Reach Out and Read, a nonprofit organization that incorporates books into pediatric care, will also receive supplies. The organization’s 34 Utah locations, roughly half of which operate out of Intermountain clinics, serve about 41,000 children annually.

Intermountain Healthcare is a Utah-based not-for-profit system of 22 hospitals, 170 clinics, a Medical Group with about 2,300 employed physicians and advanced practice clinicians, a health plans group called SelectHealth, and other medical services. Intermountain is widely recognized as a leader in transforming healthcare through high quality and sustainable costs. For more information about Intermountain, visit

Daron Cowley
Intermountain Healthcare
email us here

Source: EIN Presswire

Big Brothers Big Sisters Honors Top Partners and Dedicated Supporters

Lifetime Achievement Award Goes to National Board Member

TAMPA, FLA., UNITED STATES, July 17, 2018 / — Each year, Big Brothers Big Sisters of America honors the top corporate partners and individual leaders who make significant contributions to help the organization serve children by matching them in impactful mentoring relationships with caring adult volunteers. During the 2018 National Conference Awards Gala presented by Comcast NBCUniversal and held on June 28, BBBSA honored Alan J. Bernon, Gary Moore, the Federated Insurance Companies, and the S.D. Bechtel, Jr. Foundation.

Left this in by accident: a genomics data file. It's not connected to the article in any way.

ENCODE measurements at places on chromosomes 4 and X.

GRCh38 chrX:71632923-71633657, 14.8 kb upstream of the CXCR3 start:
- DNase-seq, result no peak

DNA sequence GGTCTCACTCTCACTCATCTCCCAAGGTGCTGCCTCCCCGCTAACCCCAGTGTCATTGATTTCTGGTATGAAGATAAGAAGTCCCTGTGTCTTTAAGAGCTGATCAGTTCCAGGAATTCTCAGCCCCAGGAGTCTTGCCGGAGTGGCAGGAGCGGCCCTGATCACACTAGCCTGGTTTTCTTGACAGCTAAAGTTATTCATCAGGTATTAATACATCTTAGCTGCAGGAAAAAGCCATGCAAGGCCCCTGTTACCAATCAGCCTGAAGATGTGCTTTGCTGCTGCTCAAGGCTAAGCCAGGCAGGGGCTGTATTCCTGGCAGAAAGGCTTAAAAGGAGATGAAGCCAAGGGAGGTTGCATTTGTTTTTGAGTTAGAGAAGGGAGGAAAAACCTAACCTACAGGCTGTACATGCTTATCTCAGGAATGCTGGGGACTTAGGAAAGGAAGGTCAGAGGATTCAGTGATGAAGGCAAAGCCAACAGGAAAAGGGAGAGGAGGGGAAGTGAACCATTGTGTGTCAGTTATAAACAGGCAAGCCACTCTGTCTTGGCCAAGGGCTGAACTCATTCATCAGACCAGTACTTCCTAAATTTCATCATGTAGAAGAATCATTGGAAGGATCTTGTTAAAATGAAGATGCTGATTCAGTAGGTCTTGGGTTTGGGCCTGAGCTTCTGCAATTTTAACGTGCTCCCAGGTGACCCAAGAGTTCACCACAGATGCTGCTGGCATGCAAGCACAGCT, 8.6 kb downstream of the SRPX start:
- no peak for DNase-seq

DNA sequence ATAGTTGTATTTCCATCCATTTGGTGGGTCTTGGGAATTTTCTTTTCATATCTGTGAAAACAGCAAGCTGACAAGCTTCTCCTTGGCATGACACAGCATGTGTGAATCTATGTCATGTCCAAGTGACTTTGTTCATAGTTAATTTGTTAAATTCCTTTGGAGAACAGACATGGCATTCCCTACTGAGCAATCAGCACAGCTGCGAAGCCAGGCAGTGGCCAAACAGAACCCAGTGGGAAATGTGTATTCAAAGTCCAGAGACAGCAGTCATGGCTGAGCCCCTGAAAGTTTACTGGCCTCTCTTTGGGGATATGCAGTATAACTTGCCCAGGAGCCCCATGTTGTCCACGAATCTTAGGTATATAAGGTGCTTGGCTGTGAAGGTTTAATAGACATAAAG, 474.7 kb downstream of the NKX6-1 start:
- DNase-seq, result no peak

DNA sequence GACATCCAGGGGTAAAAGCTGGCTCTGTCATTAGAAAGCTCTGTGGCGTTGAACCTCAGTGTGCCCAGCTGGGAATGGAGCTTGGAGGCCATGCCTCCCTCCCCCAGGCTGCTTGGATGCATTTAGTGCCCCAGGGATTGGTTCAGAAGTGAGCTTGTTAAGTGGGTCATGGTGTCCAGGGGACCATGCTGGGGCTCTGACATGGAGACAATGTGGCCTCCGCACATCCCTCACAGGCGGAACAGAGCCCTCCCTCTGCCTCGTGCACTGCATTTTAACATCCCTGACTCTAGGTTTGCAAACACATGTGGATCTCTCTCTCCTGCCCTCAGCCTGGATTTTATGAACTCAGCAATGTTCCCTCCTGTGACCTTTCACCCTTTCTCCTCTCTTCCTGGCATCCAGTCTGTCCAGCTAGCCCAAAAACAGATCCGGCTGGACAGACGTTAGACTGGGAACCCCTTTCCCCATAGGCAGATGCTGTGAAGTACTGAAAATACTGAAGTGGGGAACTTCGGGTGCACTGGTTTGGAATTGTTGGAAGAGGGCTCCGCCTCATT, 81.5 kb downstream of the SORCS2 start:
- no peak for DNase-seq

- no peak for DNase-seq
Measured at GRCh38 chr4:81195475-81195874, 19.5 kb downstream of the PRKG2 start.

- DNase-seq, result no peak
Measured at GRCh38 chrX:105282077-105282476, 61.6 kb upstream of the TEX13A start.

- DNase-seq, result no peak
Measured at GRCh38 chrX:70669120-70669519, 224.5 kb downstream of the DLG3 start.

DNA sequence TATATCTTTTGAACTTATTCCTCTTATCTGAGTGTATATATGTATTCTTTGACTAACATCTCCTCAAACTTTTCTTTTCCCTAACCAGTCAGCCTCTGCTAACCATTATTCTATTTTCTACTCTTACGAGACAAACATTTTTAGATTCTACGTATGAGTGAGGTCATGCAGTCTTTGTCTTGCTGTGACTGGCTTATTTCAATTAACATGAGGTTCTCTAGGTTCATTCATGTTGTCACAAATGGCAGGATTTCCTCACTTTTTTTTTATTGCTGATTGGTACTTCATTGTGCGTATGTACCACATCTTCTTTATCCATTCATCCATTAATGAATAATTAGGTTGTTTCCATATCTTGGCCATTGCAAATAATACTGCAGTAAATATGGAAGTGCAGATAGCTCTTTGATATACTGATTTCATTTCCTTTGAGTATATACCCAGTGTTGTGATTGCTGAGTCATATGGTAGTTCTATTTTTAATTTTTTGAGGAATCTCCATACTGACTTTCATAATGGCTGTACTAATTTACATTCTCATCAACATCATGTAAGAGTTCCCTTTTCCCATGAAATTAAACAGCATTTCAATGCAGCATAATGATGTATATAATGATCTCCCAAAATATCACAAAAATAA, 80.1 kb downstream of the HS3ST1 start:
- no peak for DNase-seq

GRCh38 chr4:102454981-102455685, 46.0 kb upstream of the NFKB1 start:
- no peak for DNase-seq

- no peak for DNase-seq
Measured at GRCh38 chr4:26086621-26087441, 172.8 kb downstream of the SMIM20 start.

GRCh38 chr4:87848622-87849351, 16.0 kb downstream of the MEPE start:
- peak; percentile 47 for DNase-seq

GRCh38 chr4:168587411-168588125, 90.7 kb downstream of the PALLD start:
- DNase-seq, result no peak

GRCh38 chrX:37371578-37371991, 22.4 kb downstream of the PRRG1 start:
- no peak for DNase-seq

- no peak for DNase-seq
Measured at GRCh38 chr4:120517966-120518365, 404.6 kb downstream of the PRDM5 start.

“Each of these award winners has contributed significantly to our Network and our National Office, helping us increase our impact on communities,” said Pam Iorio, President and CEO of Big Brothers Big Sisters of America.

Charles G. Berwind Lifetime Achievement Award

As a member of the National Board, the Board of Jewish Big Brothers Big Sisters of Greater Boston, and as a longtime supporter of Big Brothers Big Sisters Lone Star, Alan Bernon has been a consistent ambassador and supporter for Big Brothers Big Sisters for decades. He has provided crucial support for the National Office, building it into a thriving organization.

“I have had the honor and pleasure to serve on numerous nonprofit boards over the past three decades, probably two dozen, but none have meant more to me than the privilege of being part of this organization,” Bernon said.